Review: There Once Was An Island

Peter Calde

Unsensational, intimate and quietly passionate, March’s meticulously observed examination of the crisis facing the small atoll of Takuu is an object lesson in patient documentary film-making .

March’s first documentary feature, the excellent Allie Eagle and Me, traced the pioneering feminist artist’s journey from lesbian separatist to fundamentalist Christian.

For this film, she made two trips to the atoll, 250km northeast of the island of Bougainville in Papua New Guinea, charting the inexorable rise of the oceans swallowing the island and compiling a lucid, compelling and often visually ravishing portrait of Takuu life.

The sea is a constant, menacing presence in the film but, March’s camera finds the ineffable beauty in the environment too, sharpening the poignancy of the loss happening before her (and our) eyes.

More important she shows plainly what is at stake for the islanders as they debate what they should do. Ethnically and culturally Polynesian in a Melanesian country, they are far from comfortable with the plans to relocate them to the mainland – to a plantation, far from the sea and surrounded by a decade-long civil war. The proposal, which seems to be not much more than bureaucratic hot air in any case, takes no account of the cost in economic, never mind cultural, terms of uprooting a people from their ancestral home.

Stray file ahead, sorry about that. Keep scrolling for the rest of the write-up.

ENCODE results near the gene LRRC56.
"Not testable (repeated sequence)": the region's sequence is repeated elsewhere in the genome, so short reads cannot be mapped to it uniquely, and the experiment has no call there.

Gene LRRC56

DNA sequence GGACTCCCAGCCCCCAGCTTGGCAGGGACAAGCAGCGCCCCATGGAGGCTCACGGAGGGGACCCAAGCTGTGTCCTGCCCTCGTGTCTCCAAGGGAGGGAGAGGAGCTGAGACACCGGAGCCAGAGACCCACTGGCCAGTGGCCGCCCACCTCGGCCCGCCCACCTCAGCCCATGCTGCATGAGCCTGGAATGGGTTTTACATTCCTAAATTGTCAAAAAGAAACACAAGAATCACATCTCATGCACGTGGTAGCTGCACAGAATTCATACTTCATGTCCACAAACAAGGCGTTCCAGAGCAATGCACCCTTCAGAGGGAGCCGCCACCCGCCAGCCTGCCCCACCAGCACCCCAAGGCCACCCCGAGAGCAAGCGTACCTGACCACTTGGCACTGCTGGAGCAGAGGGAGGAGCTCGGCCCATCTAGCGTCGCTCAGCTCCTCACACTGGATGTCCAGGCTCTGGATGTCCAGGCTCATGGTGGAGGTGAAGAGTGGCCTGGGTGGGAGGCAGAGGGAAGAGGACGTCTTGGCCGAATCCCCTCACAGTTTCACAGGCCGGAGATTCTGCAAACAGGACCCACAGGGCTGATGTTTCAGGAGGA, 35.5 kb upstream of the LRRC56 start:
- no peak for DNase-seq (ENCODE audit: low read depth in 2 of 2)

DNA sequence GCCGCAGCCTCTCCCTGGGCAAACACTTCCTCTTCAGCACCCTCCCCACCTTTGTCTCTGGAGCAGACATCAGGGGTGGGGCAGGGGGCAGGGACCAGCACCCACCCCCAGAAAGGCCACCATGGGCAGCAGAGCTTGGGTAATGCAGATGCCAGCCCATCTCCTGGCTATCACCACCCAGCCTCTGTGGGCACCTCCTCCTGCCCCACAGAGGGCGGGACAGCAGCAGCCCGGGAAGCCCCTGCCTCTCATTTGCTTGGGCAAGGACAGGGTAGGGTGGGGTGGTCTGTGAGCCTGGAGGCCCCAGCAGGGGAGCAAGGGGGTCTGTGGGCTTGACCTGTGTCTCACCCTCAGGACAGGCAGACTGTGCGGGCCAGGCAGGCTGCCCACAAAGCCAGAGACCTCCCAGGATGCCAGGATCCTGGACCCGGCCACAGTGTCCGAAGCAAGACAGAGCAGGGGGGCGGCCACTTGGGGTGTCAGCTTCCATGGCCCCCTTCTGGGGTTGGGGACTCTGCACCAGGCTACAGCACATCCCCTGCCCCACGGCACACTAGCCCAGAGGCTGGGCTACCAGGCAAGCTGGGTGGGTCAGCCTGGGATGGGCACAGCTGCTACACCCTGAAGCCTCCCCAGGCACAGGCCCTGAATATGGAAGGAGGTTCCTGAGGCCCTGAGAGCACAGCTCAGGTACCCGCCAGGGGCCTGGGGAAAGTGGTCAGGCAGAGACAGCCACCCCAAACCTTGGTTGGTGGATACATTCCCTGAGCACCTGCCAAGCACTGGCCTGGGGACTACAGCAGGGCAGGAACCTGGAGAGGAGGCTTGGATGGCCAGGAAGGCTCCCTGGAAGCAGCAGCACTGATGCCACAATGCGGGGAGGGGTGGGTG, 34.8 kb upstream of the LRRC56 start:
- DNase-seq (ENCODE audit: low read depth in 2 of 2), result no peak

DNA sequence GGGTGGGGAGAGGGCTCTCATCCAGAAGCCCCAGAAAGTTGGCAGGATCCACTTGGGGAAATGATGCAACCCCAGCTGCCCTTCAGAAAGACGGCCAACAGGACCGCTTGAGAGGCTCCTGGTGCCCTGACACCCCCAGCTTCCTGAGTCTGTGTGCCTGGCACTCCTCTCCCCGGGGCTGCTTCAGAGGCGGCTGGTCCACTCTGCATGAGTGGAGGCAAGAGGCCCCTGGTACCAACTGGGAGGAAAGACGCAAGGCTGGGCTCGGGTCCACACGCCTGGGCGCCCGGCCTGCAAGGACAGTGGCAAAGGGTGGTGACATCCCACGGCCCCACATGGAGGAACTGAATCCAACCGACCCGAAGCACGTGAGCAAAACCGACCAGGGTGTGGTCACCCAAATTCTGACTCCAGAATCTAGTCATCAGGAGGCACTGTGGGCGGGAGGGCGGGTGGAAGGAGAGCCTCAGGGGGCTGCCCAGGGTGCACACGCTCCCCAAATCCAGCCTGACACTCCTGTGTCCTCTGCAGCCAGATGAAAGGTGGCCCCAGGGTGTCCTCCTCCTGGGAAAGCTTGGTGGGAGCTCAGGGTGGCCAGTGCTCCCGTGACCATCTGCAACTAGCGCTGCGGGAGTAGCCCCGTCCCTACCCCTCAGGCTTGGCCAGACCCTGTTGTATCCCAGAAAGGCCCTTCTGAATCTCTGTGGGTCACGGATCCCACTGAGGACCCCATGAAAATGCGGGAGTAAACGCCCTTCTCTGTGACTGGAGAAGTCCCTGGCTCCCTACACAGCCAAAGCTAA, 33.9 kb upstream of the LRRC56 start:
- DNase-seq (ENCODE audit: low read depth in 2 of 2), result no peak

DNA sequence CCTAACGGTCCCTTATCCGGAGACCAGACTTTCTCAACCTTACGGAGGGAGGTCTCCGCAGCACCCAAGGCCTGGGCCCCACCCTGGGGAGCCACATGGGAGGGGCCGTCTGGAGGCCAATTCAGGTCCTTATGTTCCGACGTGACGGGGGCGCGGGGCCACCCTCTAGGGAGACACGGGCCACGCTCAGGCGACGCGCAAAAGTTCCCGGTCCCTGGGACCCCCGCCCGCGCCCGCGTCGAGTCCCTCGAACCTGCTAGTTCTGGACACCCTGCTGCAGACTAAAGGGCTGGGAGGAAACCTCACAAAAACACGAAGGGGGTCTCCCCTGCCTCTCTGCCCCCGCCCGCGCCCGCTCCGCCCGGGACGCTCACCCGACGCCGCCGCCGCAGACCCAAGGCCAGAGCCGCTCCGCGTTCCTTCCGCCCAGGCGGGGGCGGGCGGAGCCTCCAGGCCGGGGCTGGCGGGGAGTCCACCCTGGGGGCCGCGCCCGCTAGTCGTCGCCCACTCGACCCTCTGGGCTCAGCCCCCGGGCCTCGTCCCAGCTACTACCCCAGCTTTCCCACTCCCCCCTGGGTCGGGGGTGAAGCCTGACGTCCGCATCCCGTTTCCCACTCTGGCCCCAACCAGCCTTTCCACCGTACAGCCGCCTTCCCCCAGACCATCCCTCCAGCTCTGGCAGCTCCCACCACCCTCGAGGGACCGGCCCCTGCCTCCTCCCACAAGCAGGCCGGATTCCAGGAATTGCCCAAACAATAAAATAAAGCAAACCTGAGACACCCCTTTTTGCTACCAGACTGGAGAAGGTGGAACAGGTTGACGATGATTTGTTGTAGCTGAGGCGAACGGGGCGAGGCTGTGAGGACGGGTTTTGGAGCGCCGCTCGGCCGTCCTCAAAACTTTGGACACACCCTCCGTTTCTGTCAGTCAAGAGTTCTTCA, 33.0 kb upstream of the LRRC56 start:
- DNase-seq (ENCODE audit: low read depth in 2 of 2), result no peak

Rising oceans will displace hundreds of millions over the next half century and Takuu is the canary in climate change’s coal mine. This sobering and important film is a warning to the world, if only it would listen.